Red Hat Bugzilla – Bug 507470
"Name or service not known" errors with Fedora 11 DNS server
Last modified: 2013-04-30 19:43:43 EDT
After upgrading our forwarding DNS server to Fedora 11, we started getting a lot of name lookup failures. At the time of a failure, there seem to be a lot of error messages of this form:
Jun 22 15:29:37 guru named: chase DS servers resolving 'mcnabbs.org/DS/IN': 188.8.131.52#53
Jun 22 15:29:37 guru named: not insecure resolving 'org/NS/IN': 184.108.40.206#53
Jun 22 15:29:37 guru named: not insecure resolving 'mcnabbs.org/A/IN': 220.127.116.11#53
The clients worked fine just a few days ago with a Fedora 10 DNS server with the same configuration.
Is there any information I can provide that would be helpful?
There have also been errors of the following form in the logs:
Jun 22 15:29:00 guru named: network unreachable resolving 'mcnabbs.org/DS/IN': 2001:500:f::1#53
Jun 22 15:29:00 guru named: network unreachable resolving 'mcnabbs.org/DS/IN': 2001:500:40::1#53
One last type of message I'm seeing a lot of is:
Jun 22 17:40:59 guru named: success resolving 'mail.mcnabbs.org/A' (in 'mcnabbs.org'?) after reducing the advertised EDNS UDP packet size to 512 octets
Jun 22 17:40:59 guru named: success resolving 'mail.mcnabbs.org/AAAA' (in 'mcnabbs.org'?) after reducing the advertised EDNS UDP packet size to 512 octets
I also noticed that after adding -4 to the options for named, name resolution seems to be working.
DNSSEC validation has been enabled by default in F11 and it might cause that lookups take more time. Would it be possible to try set `DNSSEC=off` in /etc/sysconfig/dnssec and check if it "solves" the problem, please?
Also please try this: run `dig @<your_server_ip> <name_which_often_fails> +dnssec` and check how long query takes in both cases - enabled and disabled DNSSEC validation. Make sure you run `rndc flush` command right before dig command to flush server's cache.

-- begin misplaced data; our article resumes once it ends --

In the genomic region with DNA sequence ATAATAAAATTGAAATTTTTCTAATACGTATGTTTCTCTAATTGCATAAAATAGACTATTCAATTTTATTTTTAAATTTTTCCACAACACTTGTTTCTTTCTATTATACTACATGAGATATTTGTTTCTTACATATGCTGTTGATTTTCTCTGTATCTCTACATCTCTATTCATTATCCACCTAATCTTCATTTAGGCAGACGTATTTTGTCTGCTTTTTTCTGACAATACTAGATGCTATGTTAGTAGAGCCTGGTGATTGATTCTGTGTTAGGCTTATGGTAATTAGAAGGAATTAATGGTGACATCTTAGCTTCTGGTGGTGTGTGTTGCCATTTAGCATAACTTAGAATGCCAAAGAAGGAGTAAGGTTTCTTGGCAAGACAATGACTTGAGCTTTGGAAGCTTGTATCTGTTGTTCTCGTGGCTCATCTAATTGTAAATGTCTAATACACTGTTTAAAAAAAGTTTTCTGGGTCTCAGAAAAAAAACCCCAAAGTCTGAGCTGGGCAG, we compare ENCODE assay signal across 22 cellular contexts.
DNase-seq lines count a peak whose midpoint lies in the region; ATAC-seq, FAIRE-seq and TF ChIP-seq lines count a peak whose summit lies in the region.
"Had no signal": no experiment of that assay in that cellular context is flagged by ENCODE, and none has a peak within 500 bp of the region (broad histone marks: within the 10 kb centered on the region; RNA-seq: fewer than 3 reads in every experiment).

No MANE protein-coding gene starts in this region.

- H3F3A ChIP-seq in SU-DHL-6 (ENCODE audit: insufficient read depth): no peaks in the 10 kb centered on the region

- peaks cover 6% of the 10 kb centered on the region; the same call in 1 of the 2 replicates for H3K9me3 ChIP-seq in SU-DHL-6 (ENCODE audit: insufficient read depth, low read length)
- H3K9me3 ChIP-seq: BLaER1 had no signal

Since IPv6 is disabled, I'll have to reenable it to recreate the problem. I should be able to get to this tomorrow, but I'll need to warn a few users.
I don't see a problem on the mcnabbs.org domain. It resolves fine with DNSSEC and DLV enabled for me.
Oh, also make sure you have tcp port 53 open and not firewalled. DNSSEC can cause replies to require TCP uinstead of UDP.
There is a firewall upstream of the DNS server, but it is set to allow all outgoing connections and any established inbound connections through. Are any unusual firewall settings necessary for DNSSSEC?
Adam, I tried enabling/disabling dnssec and restarting the name server. With dnssec enabled, dig reported the query time as 4956 ms. With dnssec disabled, the query time was 1060 ms. I tried restarting a number of times (to clear the cache), and the results seemed pretty consistent: about 1 second without dnssec, and 5 to 6 seconds with dnssec.
Since comment #8, I've run this more times, and the times are actually pretty inconsistent. I even had one as long as 14 seconds (this one with DNSSEC disabled).
Make sure your firewall allows for DNS packets of larger size (say 4096) than most default (512). DNSSEC increases packet size, many firewalls will block these UDP packets, cause delay, and force failing back to TCP.
Jason, sorry for taking so long to respond to this. There are unfortunately several firewalls between the DNS server and the outside world. Do you happen to know whether iptables limits DNS packet size by default? I've tried googling for information and haven't found anything useful. If I'm sure it's not the iptables firewall, then I can report the packet loss further up the chain. Thanks for your help.
I don't believe iptables has a default limit for packet size. But Cisco's default and other protocol-inspecting firewalls often limit to 512.
Here is a resource to test your firewall to see what size it is allowing:
Thank you very much for that tip. It looks like we have a campus-wide firewall that's dropping packets, so I'll see if we can get them to fix it. In the meantime, I think I'll try setting edns-udp-size as a workaround.
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